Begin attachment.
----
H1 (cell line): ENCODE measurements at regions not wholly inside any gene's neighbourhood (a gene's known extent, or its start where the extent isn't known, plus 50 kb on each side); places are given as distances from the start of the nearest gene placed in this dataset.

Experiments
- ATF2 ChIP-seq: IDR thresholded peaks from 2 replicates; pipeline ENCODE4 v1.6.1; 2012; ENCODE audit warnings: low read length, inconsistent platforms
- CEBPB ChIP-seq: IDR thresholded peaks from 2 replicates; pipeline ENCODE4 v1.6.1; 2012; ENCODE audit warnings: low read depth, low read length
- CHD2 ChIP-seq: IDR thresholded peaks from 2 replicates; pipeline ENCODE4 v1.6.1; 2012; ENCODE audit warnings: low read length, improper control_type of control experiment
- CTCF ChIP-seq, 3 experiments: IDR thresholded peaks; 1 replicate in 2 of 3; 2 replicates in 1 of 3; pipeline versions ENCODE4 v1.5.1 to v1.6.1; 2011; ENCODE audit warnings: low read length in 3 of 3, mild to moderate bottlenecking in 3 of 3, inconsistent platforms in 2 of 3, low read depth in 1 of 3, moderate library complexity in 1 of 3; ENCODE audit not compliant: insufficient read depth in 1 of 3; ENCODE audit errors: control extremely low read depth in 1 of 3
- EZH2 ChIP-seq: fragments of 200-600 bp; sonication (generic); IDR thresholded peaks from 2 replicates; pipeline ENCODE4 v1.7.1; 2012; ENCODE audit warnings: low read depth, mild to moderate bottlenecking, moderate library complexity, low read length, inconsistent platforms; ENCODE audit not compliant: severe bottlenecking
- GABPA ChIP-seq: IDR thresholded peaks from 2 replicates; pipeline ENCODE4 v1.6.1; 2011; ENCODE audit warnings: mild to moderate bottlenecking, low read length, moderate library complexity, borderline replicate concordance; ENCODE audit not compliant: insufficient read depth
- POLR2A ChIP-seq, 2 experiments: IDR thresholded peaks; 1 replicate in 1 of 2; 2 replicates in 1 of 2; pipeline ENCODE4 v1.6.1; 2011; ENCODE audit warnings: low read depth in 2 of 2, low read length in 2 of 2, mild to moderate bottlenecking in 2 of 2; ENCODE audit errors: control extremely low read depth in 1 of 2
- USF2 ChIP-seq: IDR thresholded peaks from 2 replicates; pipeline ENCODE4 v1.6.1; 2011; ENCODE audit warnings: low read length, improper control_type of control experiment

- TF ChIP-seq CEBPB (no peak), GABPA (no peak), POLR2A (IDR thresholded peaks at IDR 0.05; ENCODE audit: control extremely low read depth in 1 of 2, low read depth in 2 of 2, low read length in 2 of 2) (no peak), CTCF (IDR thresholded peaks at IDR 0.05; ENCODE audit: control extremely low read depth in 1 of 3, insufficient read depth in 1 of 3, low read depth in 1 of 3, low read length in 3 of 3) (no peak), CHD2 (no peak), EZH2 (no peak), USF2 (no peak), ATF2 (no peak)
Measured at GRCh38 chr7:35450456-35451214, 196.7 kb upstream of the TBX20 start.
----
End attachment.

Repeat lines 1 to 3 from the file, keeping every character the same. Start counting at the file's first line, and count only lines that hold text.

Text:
H1 (cell line): ENCODE measurements at regions not wholly inside any gene's neighbourhood (a gene's known extent, or its start where the extent isn't known, plus 50 kb on each side); places are given as distances from the start of the nearest gene placed in this dataset.

Experiments
- ATF2 ChIP-seq: IDR thresholded peaks from 2 replicates; pipeline ENCODE4 v1.6.1; 2012; ENCODE audit warnings: low read length, inconsistent platforms